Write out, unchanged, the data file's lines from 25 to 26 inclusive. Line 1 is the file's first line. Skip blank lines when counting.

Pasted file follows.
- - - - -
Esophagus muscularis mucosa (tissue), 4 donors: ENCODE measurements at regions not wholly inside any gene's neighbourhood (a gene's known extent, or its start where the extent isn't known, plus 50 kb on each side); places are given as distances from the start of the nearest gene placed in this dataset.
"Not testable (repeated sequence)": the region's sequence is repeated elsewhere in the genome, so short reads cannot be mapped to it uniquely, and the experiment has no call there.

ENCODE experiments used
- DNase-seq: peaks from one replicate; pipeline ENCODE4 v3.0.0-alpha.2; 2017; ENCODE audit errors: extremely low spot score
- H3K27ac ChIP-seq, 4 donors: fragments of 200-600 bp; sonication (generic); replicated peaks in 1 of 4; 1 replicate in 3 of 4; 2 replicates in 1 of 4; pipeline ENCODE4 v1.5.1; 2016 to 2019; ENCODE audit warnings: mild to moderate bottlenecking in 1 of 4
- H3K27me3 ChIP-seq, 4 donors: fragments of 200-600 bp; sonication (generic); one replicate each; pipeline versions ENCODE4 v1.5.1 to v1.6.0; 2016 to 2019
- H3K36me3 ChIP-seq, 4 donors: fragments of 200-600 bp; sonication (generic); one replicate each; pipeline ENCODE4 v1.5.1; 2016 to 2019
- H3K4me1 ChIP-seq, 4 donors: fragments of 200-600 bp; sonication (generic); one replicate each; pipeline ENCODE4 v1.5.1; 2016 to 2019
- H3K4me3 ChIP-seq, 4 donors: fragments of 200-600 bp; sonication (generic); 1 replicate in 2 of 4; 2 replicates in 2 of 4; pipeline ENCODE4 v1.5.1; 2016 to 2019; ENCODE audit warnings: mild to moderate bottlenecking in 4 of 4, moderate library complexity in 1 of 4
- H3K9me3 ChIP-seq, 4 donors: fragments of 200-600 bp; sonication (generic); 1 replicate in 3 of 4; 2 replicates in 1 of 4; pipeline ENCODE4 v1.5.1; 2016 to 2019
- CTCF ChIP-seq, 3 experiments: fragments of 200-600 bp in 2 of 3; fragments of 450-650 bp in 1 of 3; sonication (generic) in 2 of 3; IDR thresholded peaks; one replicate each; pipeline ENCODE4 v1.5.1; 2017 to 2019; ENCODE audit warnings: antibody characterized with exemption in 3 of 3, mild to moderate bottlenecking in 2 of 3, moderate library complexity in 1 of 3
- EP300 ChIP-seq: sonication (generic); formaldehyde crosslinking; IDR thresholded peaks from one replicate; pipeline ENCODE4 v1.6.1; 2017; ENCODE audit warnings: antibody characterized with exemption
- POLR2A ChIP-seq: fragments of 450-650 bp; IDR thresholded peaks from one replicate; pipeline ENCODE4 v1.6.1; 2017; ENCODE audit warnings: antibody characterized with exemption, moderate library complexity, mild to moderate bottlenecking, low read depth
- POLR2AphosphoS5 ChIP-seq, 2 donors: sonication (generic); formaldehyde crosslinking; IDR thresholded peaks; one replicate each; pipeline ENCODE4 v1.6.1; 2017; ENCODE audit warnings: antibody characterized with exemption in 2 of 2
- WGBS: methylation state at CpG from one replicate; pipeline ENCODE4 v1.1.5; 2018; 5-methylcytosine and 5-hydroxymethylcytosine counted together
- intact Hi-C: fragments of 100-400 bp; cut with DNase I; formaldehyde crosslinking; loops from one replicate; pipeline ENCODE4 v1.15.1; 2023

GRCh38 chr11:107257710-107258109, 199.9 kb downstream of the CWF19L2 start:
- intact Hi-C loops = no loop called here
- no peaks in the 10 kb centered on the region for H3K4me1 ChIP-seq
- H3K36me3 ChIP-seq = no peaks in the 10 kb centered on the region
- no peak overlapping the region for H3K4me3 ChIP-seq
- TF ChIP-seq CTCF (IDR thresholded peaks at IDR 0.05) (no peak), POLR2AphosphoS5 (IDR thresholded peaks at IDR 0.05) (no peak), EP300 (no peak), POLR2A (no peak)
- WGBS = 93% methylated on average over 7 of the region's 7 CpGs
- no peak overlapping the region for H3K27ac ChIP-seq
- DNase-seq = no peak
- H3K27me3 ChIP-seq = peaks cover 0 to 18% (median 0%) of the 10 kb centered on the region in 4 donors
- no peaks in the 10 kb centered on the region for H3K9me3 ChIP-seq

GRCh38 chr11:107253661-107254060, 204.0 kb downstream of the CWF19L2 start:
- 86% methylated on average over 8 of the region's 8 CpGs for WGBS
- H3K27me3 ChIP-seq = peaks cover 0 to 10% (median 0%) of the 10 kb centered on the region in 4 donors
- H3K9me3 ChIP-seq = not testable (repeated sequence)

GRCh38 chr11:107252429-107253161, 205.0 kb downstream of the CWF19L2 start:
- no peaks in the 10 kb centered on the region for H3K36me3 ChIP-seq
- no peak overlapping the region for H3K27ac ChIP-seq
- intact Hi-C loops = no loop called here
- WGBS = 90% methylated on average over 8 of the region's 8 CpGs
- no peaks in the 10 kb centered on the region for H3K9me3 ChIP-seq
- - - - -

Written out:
- DNase-seq = no peak
- H3K27me3 ChIP-seq = peaks cover 0 to 18% (median 0%) of the 10 kb centered on the region in 4 donors